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A randomized control trial of the effects of home-based online attention training and working memory training on cognition and everyday function in a community stroke sample.

Peers, Polly V and Punton, Sarah F and Murphy, Fionnuala C and Watson, Peter and Bateman, Andrew and Duncan, John and Astle, Duncan E and Hampshire, Adam and Manly, Tom (2021) 'A randomized control trial of the effects of home-based online attention training and working memory training on cognition and everyday function in a community stroke sample.' Neuropsychological Rehabilitation. pp. 1-25. ISSN 0960-2011

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Abstract

Cognitive difficulties are common following stroke and can have widespread impacts on everyday functioning. Technological advances offer the possibility of individualized cognitive training for patients at home, potentially providing a low-cost, low-intensity adjunct to rehabilitation services. Using this approach, we have previously demonstrated post-training improvements in attention and everyday functioning in fronto-parietal stroke patients. Here we examine whether these benefits are observed more broadly in a community stroke sample. Eighty patients were randomized to either 4 weeks of online adaptive attention training (SAT), working memory training (WMT) or waitlist (WL). Cognitive and everyday function measures were collected before and after the intervention, and after 3 months. During training, weekly measures of patients' subjective functioning were collected. The training was well received and compliance good. No differences in our primary end-point, spatial bias, or other cognitive functions were observed. However, on patient-reported outcomes, SAT participants showed greater levels of improvement in everyday functioning than WMT or WL participants. In line with our previous work, everyday functioning improvements were greatest for patients with spatial impairments and those who received SAT training. Whether attention training can be recommended for stroke survivors depends on whether cognitive test performance or everyday functioning is considered more relevant.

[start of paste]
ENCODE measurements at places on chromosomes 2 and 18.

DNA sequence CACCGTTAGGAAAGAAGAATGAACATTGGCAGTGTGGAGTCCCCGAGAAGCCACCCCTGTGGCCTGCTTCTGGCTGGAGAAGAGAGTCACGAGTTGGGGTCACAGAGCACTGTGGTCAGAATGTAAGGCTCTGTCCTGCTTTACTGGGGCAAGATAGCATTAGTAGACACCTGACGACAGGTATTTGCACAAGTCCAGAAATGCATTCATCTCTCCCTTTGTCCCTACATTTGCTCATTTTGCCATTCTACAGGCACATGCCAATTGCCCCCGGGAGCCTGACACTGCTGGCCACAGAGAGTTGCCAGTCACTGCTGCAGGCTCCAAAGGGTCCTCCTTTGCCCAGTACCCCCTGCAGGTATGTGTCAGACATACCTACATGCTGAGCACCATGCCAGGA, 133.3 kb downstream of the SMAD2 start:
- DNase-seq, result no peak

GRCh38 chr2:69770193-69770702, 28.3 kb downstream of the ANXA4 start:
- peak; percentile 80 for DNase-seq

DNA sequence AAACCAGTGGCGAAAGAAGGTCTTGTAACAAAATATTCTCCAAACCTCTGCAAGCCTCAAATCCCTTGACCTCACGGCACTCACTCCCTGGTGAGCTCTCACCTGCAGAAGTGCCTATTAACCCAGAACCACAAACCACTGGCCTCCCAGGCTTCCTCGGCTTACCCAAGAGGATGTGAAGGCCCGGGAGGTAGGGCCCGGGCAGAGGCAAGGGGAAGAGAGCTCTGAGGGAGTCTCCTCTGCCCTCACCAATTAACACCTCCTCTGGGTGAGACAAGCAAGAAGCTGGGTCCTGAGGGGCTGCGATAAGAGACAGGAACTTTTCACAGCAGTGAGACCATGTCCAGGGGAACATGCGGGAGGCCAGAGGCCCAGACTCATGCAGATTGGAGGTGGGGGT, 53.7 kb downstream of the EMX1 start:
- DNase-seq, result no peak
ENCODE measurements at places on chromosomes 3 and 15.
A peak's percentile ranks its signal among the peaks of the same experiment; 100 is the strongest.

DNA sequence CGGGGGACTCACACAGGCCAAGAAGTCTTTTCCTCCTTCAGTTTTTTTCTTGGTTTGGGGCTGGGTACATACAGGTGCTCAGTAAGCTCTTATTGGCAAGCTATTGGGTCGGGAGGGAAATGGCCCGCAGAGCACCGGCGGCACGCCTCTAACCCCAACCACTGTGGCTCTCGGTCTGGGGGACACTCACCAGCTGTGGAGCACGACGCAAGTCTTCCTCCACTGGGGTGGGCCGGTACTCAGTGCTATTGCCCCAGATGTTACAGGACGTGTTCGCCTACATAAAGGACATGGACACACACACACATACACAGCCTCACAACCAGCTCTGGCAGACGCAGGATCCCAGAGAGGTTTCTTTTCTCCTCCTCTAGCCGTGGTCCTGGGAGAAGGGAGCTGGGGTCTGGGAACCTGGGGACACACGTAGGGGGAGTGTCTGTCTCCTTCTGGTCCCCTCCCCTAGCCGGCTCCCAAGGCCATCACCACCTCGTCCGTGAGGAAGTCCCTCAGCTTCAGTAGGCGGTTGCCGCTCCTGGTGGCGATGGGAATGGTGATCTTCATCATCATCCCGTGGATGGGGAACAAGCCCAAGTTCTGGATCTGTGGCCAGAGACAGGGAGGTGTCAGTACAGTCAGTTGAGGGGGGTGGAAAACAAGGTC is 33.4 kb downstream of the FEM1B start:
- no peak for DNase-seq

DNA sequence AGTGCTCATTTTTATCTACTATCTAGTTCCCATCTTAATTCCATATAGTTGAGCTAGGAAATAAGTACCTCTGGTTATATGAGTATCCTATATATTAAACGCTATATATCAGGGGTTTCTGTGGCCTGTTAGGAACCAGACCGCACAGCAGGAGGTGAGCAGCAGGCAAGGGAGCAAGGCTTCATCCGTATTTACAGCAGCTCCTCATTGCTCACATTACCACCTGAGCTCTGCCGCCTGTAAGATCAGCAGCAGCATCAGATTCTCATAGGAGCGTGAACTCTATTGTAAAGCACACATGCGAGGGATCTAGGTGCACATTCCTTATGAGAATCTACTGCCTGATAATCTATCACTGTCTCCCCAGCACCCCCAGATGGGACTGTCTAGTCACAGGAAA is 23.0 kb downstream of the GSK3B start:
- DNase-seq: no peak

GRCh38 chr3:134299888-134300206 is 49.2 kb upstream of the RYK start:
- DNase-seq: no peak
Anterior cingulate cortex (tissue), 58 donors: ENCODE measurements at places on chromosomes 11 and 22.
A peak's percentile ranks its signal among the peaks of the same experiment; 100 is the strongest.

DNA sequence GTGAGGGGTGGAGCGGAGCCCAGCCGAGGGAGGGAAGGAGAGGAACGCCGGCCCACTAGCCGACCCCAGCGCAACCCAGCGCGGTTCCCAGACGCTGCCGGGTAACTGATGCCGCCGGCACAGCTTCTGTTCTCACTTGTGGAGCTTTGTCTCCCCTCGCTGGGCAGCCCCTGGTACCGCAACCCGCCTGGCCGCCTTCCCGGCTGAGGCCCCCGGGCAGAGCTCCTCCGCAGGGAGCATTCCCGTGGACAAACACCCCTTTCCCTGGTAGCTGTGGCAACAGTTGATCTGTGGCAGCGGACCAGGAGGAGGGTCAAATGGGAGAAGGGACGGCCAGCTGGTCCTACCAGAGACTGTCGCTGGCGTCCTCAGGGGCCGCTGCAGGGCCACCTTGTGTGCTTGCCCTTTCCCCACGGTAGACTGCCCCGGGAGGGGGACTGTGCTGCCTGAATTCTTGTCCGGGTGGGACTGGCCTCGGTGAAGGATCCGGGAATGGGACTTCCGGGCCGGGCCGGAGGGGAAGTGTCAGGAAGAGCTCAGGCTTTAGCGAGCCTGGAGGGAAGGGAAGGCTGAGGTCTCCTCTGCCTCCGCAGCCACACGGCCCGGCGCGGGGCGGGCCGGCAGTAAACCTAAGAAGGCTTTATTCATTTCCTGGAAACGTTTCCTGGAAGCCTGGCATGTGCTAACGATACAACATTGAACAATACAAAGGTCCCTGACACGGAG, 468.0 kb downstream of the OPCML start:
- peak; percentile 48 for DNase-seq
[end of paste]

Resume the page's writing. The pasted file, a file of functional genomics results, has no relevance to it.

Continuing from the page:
Item Type: Article
Uncontrolled Keywords: Stroke; Rehabilitation; Cognitive training; Attention; Everyday-functioning
Divisions: Faculty of Science and Health
Faculty of Science and Health > Health and Social Care, School of
SWORD Depositor: Elements
Depositing User: Elements
Date Deposited: 31 Jan 2022 15:27
Last Modified: 18 Aug 2022 10:40
URI: http://repository.essex.ac.uk/id/eprint/32161

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